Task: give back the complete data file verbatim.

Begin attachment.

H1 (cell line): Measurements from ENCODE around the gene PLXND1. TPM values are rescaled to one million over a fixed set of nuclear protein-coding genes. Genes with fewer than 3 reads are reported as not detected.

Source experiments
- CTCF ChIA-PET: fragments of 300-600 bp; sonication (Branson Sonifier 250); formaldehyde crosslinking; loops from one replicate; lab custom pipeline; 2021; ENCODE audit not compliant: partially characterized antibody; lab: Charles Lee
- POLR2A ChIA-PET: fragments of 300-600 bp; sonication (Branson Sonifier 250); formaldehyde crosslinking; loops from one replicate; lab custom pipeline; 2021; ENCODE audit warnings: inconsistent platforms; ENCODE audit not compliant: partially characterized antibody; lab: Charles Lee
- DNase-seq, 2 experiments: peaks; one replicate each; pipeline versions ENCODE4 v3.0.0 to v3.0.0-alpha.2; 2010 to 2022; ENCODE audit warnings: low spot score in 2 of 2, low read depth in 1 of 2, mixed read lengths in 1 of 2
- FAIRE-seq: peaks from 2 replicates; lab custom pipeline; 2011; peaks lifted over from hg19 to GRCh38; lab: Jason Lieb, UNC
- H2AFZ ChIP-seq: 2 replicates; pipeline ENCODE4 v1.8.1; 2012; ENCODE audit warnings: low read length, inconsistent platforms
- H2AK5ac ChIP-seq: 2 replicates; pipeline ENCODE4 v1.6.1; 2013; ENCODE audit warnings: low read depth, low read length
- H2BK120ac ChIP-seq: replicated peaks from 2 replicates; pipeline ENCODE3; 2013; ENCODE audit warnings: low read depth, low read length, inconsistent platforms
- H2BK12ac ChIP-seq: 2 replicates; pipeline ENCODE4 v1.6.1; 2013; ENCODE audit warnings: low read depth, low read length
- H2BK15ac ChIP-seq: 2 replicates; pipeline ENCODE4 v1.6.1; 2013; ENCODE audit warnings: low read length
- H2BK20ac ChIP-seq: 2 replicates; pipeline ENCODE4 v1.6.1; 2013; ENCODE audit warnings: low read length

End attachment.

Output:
H1 (cell line): Measurements from ENCODE around the gene PLXND1. TPM values are rescaled to one million over a fixed set of nuclear protein-coding genes. Genes with fewer than 3 reads are reported as not detected.

Source experiments
- CTCF ChIA-PET: fragments of 300-600 bp; sonication (Branson Sonifier 250); formaldehyde crosslinking; loops from one replicate; lab custom pipeline; 2021; ENCODE audit not compliant: partially characterized antibody; lab: Charles Lee
- POLR2A ChIA-PET: fragments of 300-600 bp; sonication (Branson Sonifier 250); formaldehyde crosslinking; loops from one replicate; lab custom pipeline; 2021; ENCODE audit warnings: inconsistent platforms; ENCODE audit not compliant: partially characterized antibody; lab: Charles Lee
- DNase-seq, 2 experiments: peaks; one replicate each; pipeline versions ENCODE4 v3.0.0 to v3.0.0-alpha.2; 2010 to 2022; ENCODE audit warnings: low spot score in 2 of 2, low read depth in 1 of 2, mixed read lengths in 1 of 2
- FAIRE-seq: peaks from 2 replicates; lab custom pipeline; 2011; peaks lifted over from hg19 to GRCh38; lab: Jason Lieb, UNC
- H2AFZ ChIP-seq: 2 replicates; pipeline ENCODE4 v1.8.1; 2012; ENCODE audit warnings: low read length, inconsistent platforms
- H2AK5ac ChIP-seq: 2 replicates; pipeline ENCODE4 v1.6.1; 2013; ENCODE audit warnings: low read depth, low read length
- H2BK120ac ChIP-seq: replicated peaks from 2 replicates; pipeline ENCODE3; 2013; ENCODE audit warnings: low read depth, low read length, inconsistent platforms
- H2BK12ac ChIP-seq: 2 replicates; pipeline ENCODE4 v1.6.1; 2013; ENCODE audit warnings: low read depth, low read length
- H2BK15ac ChIP-seq: 2 replicates; pipeline ENCODE4 v1.6.1; 2013; ENCODE audit warnings: low read length
- H2BK20ac ChIP-seq: 2 replicates; pipeline ENCODE4 v1.6.1; 2013; ENCODE audit warnings: low read length